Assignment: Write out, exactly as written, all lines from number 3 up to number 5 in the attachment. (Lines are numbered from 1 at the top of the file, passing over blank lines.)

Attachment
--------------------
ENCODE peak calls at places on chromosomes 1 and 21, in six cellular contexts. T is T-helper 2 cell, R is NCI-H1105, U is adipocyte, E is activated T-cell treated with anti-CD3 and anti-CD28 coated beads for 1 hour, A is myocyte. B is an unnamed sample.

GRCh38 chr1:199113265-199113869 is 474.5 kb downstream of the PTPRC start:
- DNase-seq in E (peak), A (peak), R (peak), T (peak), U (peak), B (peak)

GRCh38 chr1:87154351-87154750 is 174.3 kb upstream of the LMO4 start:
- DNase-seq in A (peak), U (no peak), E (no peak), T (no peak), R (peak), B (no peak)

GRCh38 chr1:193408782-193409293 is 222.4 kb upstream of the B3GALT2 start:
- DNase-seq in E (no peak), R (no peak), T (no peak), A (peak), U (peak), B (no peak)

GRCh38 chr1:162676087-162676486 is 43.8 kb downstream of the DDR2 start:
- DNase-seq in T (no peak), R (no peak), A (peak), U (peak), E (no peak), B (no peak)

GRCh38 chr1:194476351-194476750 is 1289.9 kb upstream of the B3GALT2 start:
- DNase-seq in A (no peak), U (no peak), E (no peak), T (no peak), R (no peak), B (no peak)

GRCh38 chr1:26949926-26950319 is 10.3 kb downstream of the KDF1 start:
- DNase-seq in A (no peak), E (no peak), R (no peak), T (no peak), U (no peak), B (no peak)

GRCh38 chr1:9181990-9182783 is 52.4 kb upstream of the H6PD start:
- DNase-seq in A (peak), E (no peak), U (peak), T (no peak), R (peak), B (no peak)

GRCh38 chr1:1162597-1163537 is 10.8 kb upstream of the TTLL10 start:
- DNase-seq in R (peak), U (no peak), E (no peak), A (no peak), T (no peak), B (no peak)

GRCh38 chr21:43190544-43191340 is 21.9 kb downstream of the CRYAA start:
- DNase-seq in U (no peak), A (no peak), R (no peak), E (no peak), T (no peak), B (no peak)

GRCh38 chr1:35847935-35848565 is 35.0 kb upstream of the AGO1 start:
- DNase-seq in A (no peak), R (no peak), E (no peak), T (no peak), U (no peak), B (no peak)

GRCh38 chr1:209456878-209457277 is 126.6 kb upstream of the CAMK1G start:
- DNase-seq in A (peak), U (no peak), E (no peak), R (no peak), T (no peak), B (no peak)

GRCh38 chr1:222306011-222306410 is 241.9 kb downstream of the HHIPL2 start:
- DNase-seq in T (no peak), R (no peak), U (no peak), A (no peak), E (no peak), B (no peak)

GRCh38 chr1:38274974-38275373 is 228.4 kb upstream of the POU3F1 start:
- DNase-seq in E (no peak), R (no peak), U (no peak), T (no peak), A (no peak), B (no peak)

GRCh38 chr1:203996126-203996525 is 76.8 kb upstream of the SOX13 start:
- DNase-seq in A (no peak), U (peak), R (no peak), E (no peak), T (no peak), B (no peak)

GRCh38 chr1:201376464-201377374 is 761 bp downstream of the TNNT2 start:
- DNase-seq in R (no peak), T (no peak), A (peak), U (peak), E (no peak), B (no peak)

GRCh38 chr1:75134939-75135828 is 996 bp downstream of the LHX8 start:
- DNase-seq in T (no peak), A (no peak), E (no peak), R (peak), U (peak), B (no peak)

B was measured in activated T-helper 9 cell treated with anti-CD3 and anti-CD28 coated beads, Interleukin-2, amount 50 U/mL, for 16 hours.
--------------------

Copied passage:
- DNase-seq in E (peak), A (peak), R (peak), T (peak), U (peak), B (peak)

GRCh38 chr1:87154351-87154750 is 174.3 kb upstream of the LMO4 start:
- DNase-seq in A (peak), U (no peak), E (no peak), T (no peak), R (peak), B (no peak)